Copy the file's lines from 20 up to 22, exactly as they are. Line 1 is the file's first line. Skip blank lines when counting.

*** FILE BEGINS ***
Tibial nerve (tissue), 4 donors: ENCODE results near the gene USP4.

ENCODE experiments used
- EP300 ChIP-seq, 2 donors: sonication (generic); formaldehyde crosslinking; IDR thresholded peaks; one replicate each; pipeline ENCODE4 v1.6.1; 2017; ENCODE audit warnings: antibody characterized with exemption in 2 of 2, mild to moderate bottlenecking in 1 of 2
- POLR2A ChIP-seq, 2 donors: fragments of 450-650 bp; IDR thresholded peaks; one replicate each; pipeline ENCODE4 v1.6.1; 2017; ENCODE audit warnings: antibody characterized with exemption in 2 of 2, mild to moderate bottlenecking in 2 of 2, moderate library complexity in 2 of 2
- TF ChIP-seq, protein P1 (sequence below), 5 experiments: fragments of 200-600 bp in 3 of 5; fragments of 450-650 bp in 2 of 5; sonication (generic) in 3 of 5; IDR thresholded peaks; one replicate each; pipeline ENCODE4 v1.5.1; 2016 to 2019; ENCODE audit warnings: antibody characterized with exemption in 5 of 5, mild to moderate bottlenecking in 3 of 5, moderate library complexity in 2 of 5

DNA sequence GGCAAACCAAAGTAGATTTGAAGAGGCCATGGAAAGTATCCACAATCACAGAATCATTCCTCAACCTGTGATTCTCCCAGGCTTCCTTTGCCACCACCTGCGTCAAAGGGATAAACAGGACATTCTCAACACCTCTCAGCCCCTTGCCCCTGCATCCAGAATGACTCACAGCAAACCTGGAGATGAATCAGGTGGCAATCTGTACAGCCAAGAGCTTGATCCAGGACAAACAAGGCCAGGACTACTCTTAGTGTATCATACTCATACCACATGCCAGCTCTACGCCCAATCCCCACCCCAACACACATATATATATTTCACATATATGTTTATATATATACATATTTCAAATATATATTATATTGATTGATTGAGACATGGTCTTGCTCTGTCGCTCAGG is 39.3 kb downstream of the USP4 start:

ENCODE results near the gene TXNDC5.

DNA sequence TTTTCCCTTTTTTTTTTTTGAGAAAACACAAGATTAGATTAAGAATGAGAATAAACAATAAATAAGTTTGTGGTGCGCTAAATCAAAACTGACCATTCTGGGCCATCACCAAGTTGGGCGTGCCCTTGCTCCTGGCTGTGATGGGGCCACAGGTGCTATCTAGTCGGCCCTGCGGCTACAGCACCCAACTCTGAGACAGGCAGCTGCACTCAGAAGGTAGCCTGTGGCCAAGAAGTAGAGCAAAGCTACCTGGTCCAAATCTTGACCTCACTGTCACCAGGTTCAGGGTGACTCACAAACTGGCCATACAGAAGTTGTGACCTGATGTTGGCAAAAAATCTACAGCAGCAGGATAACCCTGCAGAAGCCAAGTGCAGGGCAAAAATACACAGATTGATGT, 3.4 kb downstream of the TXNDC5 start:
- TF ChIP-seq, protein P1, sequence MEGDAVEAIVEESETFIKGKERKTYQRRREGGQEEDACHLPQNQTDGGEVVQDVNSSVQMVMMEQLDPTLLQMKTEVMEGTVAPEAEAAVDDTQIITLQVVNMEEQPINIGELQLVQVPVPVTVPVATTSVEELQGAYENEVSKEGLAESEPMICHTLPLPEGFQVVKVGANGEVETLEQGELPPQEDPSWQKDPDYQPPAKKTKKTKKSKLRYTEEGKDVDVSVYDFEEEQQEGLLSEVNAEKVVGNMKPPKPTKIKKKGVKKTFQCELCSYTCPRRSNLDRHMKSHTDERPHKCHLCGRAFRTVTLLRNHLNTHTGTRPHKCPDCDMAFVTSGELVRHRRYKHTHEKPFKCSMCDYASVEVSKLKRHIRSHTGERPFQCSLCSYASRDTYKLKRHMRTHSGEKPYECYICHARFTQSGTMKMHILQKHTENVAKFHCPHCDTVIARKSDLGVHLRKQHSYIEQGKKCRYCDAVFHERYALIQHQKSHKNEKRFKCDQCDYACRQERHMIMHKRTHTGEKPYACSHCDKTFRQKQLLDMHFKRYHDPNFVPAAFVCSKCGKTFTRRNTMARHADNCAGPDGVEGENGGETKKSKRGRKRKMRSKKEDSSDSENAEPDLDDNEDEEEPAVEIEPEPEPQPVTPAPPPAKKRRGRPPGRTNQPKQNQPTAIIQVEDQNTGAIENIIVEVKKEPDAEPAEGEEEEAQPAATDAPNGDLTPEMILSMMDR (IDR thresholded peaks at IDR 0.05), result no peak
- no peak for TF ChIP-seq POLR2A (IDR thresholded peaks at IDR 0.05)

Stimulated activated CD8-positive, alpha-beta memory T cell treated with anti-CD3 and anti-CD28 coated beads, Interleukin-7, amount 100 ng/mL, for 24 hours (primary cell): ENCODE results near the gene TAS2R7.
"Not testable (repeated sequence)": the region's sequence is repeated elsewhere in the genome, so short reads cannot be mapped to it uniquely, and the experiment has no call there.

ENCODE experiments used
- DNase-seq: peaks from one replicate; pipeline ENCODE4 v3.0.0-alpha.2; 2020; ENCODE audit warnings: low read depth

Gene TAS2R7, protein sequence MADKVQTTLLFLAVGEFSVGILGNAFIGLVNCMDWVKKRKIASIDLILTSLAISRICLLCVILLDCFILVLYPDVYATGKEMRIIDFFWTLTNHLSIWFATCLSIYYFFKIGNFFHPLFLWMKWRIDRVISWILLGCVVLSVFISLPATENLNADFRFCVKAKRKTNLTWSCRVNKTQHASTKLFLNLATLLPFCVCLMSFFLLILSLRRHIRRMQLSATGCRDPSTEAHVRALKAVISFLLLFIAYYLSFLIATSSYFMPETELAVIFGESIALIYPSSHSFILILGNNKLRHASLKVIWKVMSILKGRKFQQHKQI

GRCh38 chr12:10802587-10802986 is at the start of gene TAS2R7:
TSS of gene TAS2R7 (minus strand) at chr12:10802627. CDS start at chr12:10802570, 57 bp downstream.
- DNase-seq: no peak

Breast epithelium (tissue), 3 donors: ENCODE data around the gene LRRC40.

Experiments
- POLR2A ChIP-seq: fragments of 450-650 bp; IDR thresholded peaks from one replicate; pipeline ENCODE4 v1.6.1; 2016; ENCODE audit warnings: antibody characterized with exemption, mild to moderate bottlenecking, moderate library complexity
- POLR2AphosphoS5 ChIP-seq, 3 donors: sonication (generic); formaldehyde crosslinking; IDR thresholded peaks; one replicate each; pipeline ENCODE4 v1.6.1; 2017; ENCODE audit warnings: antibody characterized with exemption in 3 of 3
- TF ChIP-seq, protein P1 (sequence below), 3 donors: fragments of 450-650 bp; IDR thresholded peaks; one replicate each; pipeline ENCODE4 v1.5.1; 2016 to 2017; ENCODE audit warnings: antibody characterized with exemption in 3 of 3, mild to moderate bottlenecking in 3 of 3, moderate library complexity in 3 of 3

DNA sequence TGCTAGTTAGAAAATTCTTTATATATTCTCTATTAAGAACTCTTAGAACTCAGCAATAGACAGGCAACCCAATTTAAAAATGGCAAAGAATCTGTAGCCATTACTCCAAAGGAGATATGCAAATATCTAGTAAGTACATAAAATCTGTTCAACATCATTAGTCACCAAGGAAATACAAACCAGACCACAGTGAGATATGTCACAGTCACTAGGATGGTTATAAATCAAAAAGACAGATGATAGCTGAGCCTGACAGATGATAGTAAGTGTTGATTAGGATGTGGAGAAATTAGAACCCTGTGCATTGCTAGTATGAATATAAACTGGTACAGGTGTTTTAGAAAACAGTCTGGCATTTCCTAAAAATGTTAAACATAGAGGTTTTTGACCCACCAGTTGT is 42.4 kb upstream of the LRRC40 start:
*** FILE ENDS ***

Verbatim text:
Experiments
- POLR2A ChIP-seq: fragments of 450-650 bp; IDR thresholded peaks from one replicate; pipeline ENCODE4 v1.6.1; 2016; ENCODE audit warnings: antibody characterized with exemption, mild to moderate bottlenecking, moderate library complexity
- POLR2AphosphoS5 ChIP-seq, 3 donors: sonication (generic); formaldehyde crosslinking; IDR thresholded peaks; one replicate each; pipeline ENCODE4 v1.6.1; 2017; ENCODE audit warnings: antibody characterized with exemption in 3 of 3